World Health Assembly hears call for UN summit to protect child health and rights
The Child Health Initiative has brought together the international health community, youth activists and child rights agencies at the 2018 World Health Assembly, to demand a dedicated UN Summit on Child & Adolescent Health, following the unveiling of data which shows the devastating global impact of road traffic on the health of young people.
At a side event help during the 71st World Health Assembly, young people took centre stage to demand their rights, as teenagers from a local school opened the Child Health Initiative’s call for action. UNICEF, Save the Children, NCD Child & the NCD Alliance, the FIA Foundation, the World Health Organization and G4 Alliance joined Child Health Initiative Global Ambassador Zoleka Mandela and Jamaica’s Minister of Health Dr Chris Tufton, to support the call for a UN summit and integration of road traffic-related health issues into the mainstream child health agenda.
Launched at the 71st World Health Assembly in Geneva, Unfinished Journey – A Global Health Response to Children & Road Traffic, is a new report which has revealed an extensive global health crisis caused by road traffic that is killing 350,000 young people each year, and causing serious harm to millions more. The report, published by the Child Health Initiative, highlights that these preventable deaths are only the tip of the iceberg, and the ripple effect of car-dominated environments can create a cocktail of lifelong health issues due to physical inactivity, injury and poor air quality.
International action to develop healthy and sustainable cities, reduce road injury and fatality, and deliver climate action has been widely discussed, mandated and supported by the international community via the Sustainable Development Goals, the New Urban Agenda and WHO’s voluntary targets but there has been a lack of follow through. While Unfinished Journey highlights the ‘fatal disconnect’ in global health policies, the dedicated panel debate at WHA was an important first step to kick-start international action.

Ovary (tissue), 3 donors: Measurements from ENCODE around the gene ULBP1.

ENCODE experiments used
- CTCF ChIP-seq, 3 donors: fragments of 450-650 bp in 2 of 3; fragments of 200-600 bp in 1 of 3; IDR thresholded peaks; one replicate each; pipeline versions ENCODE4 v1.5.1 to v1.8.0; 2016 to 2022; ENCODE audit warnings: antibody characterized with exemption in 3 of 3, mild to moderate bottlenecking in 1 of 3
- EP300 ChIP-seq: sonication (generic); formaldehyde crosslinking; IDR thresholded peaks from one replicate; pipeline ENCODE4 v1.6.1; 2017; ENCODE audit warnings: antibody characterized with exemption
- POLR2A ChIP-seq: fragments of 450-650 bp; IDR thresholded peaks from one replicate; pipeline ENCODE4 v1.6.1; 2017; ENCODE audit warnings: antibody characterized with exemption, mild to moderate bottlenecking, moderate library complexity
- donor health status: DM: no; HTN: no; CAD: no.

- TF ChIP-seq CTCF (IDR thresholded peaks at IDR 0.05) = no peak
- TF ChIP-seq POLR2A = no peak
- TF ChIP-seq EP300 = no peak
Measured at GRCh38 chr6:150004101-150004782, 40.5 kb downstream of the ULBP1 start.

Saul Billingsley, Executive Director of FIA Foundation, highlighted the neglect of this issue: “The SDGs need to be all embracing, not just on the page but also in practice. Currently there are words but no money, no resources to mitigate the full impact of traffic on child health.”
Dr Stefan Peterson, Chief of Health at Unicef, also highlighted the lack of adequate resource, calling for focus on funding flows and to make the case that neglect of these issues is unacceptable.
So many of the deaths attributable to road traffic are preventable, with cost effective solutions widely available if governments chose to invest in them. Neglecting these solutions is a violation of child rights everywhere, as emphasised by Zoleka Mandela in her speech to the WHA audience: “We have the solutions, the ‘vaccines’ to halt this man-made epidemic. Why are we not using them? Can you imagine having a vaccine for a killer disease and not using it? Imagine leaving children to face illness or death and not acting.”
Keynote speaker, Jamaica’s Minister for Health Dr Chris Tufton, outlined commitment in Jamaica to reaching the SDG target of halving road deaths by 2030, where road traffic fatality and injury continue to disproportionately impact the young population: “In 2017, public hospitals treated 723 young people for road traffic injuries. 78% were between 10 and 19 years old.” Dr Tufton continued to call for action at regional, national and international level recognising that a safe and healthy journey to school is the right of every child.
Dr Etienne Krug, Director of NCD Management and Injury Prevention at the World Health Organization also recognised that the international community already had the tools and the data to fix this global health crisis, yet were failing to act. He welcomed the discussion in the context of the World Health Assembly, as an overdue step to kick start inter-sectoral action. His WHO colleague, Dr Theresa Diaz, coordinator for Maternal, Child and Adolescent Health, described how WHO is increasing its focus on causes of adolescent health and providing technical guidance to countries.
Dr Mychelle Farmer of NDC Child urged policy makers to put young people at the heart of their work, with a call for the impacts of air pollution and road traffic to be part of the NCD agenda.
Kevin Watkins, CEO of Save the Children UK, continued the high level support for a dedicated UN Summit: “What we do a lot in development is think in silos. We are groaning under the burden of targets. Children are suffering due to the inertia they are faced with. This campaign will hold leaders to account.”
The importance of the role of youth for demanding change was at the heart of the agenda. In the words of the young activists from the College de Leman who opened the debate demanding their right to safe and healthy streets: “We need to redesign the cities for the people! Time for leaders to step up and walk the talk.”